I have to face it. Vice Magazine are doing a great job, I consider them a good news source in a world where the Guardian puts forward transphobic articles and ignorant commentary from people who basically say ‘I told you so!!1′ about the 2008 GFC without too much awareness of that old thing called ‘post hoc ergo procter hoc’, or when the BBC think news about Justin Bieber and a guy who dresses like Batman is proportionally important. Many Vice reports are outright crass and in fairness the publication doesn’t make a reputation for being too serious. However it says a lot when something like Vice can be cutting edge when it comes to having their ears to the ground on social trends.


On Writing Accessibly (thoughts from book reviewing)

At the moment I am in the process of reading two books as part of writing a review for them. I’m reviewing the anthology ‘Philosophy in Children’s Literature’ by Lexington Books, and ‘The Mythology of Evolution’ by by Zer0 Books (written by Noumenal Realm favourite blogger Chris Bateman). One of the things I usually think about when writing a book review is a thing that is the complete opposite of how I write in my blog: accessibility to your audience. One book succeeds at this consistently, while the other is problematic about this.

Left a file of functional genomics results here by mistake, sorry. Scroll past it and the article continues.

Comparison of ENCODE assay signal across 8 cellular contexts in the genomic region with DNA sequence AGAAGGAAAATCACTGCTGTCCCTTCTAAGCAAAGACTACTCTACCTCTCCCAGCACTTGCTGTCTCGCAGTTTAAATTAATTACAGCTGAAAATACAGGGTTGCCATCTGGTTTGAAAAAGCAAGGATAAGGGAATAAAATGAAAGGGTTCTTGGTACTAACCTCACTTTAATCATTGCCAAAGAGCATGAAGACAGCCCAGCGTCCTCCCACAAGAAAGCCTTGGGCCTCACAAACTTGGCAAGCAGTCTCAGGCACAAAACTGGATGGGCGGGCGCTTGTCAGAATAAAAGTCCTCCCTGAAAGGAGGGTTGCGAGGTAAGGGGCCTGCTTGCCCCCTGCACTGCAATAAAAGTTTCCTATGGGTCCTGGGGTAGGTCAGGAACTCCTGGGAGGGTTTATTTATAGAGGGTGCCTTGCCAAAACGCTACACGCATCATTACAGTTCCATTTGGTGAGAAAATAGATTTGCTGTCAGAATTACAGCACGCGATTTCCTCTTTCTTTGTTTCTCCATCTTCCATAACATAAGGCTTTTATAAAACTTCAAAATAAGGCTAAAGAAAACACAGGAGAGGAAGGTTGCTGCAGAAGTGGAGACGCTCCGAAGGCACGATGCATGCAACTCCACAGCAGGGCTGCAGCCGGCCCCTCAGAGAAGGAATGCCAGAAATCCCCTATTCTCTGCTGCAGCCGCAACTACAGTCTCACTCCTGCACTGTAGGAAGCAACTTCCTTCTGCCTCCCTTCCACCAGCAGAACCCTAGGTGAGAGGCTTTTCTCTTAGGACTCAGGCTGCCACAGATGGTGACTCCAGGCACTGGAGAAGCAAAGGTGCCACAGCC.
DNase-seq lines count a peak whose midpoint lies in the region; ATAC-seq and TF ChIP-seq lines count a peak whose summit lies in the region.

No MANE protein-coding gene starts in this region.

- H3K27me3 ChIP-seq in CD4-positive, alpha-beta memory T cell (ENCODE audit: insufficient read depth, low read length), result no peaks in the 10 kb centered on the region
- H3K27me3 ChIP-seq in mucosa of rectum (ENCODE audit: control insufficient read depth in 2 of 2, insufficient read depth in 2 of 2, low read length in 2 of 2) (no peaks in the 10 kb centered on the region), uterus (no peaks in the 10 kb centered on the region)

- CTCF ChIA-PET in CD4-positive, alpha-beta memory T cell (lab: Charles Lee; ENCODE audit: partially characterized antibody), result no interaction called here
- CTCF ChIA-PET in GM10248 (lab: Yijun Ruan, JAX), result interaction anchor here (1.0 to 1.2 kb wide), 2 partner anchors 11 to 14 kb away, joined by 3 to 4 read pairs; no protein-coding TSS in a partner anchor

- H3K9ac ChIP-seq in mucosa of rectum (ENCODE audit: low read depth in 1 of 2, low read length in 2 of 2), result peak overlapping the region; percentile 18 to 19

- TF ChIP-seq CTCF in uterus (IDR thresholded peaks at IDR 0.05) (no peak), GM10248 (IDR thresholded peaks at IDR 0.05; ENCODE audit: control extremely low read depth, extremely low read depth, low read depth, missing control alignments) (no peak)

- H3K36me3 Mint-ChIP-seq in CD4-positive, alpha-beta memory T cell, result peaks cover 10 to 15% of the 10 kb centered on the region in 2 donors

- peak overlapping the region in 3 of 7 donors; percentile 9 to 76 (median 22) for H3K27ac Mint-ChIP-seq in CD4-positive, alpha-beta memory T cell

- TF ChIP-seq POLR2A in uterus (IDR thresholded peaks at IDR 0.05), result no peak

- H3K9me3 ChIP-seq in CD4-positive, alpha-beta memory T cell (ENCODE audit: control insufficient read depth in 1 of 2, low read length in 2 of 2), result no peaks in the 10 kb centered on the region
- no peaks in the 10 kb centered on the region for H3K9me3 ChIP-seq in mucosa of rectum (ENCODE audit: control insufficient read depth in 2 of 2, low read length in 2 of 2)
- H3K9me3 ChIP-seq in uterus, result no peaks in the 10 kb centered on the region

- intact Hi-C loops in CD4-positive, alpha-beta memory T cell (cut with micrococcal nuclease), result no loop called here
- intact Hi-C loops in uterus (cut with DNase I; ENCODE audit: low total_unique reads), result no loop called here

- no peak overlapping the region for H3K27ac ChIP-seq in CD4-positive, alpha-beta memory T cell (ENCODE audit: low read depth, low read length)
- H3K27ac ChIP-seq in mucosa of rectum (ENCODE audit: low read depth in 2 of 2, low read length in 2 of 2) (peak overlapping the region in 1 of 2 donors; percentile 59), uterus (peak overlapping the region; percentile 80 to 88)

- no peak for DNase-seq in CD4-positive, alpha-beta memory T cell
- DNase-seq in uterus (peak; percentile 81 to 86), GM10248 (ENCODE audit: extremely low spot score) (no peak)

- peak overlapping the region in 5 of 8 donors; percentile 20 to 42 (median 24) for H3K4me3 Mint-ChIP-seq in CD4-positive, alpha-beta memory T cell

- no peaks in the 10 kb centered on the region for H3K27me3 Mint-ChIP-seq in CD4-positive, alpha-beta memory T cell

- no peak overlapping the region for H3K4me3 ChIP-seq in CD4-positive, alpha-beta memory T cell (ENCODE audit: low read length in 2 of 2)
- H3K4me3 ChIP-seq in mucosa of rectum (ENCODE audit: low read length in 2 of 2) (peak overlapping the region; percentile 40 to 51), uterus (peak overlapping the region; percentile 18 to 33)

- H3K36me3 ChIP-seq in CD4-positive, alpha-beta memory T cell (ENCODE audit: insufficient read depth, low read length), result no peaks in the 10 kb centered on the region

I’ve been thinking about this lately because I’ve been asked to do some freelance proofreading and editing work lately, and this varies a bit to when undergraduates ask me to look over their essays. Sometimes the comments and criticisms I have a deeply technical affairs (like ‘the meaning of is’), while others are very general and come up time and again when I do book reviews.

The cardinal rule is to know your audience and write to their level of understanding. I am a massive hypocrite when I say this because on this blog many of my posts presume that my readership has read such-and-such an essay or such-and-such an historical text. I find the freedom of moderating my own blog is that I want to talk at my level, because I spend my real life emphasising how to be accessible and how to write and speak accessibly, when what’s going on in my head presumes a background in music, or philosophy, or comic books, or whatever. I personally don’t write usually for an audience all the time. Sometimes I write to make notes of my thinking. I am however very honoured at how many people around the world have come to visit and read Noumenal Realm posts, and I’m surprised at how often my posts are translated!